Don Unser – is a 1992 graduate of the college and UCF College of Business Dean’s Advisory Board Member. He is Group President, Retail Business Group, at The NPD Group, the leading source on consumer spending with Point-of-sale data from over 600,000 retail locations, plus e-commerce and mobile platforms. Don is especially qualified to speak on this topic…….
The COVID-19 pandemic has caused massive and unprecedented changes in U.S. consumer spending that will have short-term and long-term implications for retail. As a result, the purchase trends we saw in 2020 will certainly set the stage for 2021.
Heading into 2021, U.S. retail spending remains strong. The NPD Group recorded a $100 billion increase in U.S. retail spending in 2020 versus 2019. I expect this strong performance to continue in the beginning months of 2021. In a time of such drastic challenges, many are surprised that retail is performing well. But it’s important to consider that the pandemic is leading to decreased spending for experiences (travel, live events, etc.)outside the home. Consumers are using much of this freed-up source of cash to buy products that facilitate working, learning,and eating at home. For instance, rather than eating out, consumers are increasingly preparing their own meals. In 2020, this shift drove a 14% increase in household grocery spending.Relatedly, consumers are investing in their kitchens leading to a rise in sales for small appliances and housewares.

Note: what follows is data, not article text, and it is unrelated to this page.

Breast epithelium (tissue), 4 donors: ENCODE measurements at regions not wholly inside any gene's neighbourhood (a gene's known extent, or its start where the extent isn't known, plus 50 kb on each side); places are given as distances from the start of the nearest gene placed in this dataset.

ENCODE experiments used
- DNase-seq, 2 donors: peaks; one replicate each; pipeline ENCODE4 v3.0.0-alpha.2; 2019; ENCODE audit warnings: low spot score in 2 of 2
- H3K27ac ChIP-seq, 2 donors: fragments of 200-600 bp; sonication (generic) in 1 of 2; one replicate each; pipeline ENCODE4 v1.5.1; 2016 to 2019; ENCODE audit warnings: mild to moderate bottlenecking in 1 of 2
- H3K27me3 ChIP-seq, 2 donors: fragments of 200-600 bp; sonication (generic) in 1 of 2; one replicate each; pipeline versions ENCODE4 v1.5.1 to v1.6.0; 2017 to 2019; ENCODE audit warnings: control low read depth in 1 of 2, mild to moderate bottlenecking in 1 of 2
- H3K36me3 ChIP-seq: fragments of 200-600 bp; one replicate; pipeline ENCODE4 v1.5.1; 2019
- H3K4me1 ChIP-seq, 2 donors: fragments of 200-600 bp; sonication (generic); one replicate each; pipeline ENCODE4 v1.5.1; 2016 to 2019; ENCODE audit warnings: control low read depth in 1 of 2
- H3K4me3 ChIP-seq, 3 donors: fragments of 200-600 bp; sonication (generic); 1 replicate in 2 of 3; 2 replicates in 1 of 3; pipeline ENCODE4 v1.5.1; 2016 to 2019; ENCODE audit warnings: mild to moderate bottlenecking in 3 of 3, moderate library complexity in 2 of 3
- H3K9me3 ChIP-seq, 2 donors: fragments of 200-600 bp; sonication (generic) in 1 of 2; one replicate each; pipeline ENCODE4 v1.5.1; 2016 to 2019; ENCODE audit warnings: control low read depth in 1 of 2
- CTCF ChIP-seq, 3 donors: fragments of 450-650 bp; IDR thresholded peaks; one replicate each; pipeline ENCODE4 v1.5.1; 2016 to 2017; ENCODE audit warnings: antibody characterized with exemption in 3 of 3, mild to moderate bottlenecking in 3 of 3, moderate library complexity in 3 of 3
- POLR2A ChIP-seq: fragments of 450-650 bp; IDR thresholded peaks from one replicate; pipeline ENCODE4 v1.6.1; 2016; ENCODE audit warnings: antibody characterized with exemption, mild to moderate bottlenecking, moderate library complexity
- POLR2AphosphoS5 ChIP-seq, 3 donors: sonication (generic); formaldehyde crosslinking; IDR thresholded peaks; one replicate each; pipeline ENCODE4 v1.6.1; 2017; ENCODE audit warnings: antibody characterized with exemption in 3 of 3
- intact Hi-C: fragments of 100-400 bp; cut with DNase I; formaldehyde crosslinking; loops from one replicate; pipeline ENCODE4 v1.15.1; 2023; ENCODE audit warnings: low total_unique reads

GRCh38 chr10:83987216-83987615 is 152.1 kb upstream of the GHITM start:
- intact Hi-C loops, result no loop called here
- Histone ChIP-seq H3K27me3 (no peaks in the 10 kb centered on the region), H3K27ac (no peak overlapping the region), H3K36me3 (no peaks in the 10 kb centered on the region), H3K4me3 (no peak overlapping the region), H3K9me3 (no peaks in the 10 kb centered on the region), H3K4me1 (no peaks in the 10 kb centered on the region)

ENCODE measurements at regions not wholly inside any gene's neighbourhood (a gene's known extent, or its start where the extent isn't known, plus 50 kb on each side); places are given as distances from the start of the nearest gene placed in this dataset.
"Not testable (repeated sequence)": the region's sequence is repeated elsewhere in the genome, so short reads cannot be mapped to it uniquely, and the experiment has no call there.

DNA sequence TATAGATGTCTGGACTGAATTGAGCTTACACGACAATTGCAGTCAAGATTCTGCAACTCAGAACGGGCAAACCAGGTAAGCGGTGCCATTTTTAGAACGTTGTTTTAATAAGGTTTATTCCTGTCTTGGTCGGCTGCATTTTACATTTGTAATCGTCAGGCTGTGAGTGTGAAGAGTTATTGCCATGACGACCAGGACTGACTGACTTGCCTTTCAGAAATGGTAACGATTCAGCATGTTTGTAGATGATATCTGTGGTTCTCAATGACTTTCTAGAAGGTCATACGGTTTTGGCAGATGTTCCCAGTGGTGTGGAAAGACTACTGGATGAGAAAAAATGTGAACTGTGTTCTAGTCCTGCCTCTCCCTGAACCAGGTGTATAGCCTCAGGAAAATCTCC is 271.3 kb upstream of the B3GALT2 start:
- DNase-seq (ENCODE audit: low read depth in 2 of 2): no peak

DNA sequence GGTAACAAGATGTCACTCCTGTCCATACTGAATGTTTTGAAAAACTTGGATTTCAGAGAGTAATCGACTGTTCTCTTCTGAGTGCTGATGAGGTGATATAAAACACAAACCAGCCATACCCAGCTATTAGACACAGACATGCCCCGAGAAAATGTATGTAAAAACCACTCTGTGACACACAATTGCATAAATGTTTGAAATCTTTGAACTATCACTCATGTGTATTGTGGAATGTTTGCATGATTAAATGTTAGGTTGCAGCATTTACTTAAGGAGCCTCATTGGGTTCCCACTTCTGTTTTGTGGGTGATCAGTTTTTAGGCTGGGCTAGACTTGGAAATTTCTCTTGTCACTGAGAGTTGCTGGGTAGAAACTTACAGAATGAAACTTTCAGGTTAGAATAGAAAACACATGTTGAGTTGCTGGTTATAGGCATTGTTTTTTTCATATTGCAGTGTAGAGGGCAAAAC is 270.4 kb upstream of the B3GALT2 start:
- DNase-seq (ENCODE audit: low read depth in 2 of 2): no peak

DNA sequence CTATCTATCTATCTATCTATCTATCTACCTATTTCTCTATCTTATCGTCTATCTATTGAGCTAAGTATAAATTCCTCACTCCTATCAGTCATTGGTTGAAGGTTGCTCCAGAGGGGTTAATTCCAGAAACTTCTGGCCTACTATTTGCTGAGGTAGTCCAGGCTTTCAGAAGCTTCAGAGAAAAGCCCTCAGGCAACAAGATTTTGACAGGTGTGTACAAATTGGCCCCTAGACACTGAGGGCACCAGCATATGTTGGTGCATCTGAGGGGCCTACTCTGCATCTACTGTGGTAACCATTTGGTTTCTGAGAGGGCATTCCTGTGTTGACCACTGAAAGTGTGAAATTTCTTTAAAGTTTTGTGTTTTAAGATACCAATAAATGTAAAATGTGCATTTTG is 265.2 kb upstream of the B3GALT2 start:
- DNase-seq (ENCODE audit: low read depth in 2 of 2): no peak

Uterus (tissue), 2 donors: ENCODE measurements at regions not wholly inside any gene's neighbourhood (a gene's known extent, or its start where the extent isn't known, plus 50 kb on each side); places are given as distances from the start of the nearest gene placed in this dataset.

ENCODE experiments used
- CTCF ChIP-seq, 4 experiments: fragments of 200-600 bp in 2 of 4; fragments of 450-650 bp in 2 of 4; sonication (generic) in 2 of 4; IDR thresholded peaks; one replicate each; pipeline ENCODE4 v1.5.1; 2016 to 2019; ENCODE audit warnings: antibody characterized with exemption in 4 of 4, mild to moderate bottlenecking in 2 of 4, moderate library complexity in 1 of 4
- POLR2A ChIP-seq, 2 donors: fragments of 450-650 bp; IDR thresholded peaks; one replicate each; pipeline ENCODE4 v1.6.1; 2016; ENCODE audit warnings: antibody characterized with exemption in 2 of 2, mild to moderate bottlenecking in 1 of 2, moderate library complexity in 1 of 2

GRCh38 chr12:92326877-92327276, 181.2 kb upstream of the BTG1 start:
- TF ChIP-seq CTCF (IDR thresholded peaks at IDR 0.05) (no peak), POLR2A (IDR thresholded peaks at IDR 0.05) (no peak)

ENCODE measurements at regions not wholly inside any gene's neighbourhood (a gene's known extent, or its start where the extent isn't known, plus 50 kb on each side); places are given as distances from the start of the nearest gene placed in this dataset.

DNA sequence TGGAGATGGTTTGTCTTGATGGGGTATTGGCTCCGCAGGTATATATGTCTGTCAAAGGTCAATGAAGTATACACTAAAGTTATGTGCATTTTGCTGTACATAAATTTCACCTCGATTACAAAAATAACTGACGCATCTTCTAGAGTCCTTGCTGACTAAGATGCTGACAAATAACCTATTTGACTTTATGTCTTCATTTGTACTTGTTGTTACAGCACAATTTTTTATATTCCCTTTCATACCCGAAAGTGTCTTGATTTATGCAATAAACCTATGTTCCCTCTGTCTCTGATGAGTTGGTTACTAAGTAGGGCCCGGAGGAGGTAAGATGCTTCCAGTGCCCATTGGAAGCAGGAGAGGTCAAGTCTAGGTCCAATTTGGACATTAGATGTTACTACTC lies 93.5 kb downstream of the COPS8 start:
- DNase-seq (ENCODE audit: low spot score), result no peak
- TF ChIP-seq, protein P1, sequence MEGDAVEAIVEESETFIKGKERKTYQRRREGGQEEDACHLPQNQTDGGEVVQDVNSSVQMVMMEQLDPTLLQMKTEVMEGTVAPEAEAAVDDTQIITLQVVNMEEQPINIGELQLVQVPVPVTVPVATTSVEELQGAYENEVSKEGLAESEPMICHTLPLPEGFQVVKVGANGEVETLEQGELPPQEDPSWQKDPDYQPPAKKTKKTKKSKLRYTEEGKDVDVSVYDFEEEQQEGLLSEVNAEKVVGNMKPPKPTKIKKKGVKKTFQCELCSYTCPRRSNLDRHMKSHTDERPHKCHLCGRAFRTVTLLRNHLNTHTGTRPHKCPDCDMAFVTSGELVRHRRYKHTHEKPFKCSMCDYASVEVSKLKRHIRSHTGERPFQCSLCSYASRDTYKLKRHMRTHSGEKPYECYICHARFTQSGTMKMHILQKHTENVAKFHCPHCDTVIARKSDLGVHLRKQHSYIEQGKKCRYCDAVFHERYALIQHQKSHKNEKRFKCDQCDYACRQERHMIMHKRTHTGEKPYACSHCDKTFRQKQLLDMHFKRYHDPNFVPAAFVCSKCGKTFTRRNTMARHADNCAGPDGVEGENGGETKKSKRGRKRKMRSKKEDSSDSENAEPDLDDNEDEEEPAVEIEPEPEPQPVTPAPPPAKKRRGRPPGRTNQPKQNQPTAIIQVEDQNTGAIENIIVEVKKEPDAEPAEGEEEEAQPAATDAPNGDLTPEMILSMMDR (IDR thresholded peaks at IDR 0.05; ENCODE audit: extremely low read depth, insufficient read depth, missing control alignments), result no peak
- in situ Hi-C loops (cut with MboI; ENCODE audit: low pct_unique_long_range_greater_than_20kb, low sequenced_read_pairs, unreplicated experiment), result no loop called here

There are numerous other examples of instances where U.S retail spending is increasing. The need for consumers to work, learn, and stay entertained at home has led to strong performance in the consumer technology space. Toys, homefitness, and video games are additional examples of industries that are growing. I expect these trends to continue until vaccines are more broadly distributed later in the year.
Looking further ahead, once restrictions begin to ease, I expect to see a strong uptick in spending for leisure entertainment such as travel, live events, gyms, and movies. I estimate the annualized spend for those activities in 2019 was nearly $500B. That’s a huge figure with implications that extend beyond consumer spending given the employment linked to those industries. A rise in leisure entertainment spending, however,will likely cause a pull-back in some of the product categoriesthat have grown due to the pandemic as consumers re-allocate their spend. On the other hand, industries that have recentlysuffered at retail, like apparel and footwear, will benefit as consumers look to refresh their wardrobes to partake in activitiesthat take place outside the home.
A return to leisure entertainment spending in the U.S. is inevitable as more people get vaccinated and feel more comfortable leaving their homes. Many families have not had their annual vacation in 2020 and cabin fever will lead to pent-up demand for a variety of experiences. I expect many will splurge. In this regard, companies in the leisure entertainment space should bolster their premium offerings to capitalize on this behavior.
In light of all these factors, I expect 2021 to be another roller-coaster year for consumer-facing businesses. Overall, however, I remain optimistic about the resilience of the U.S. consumer.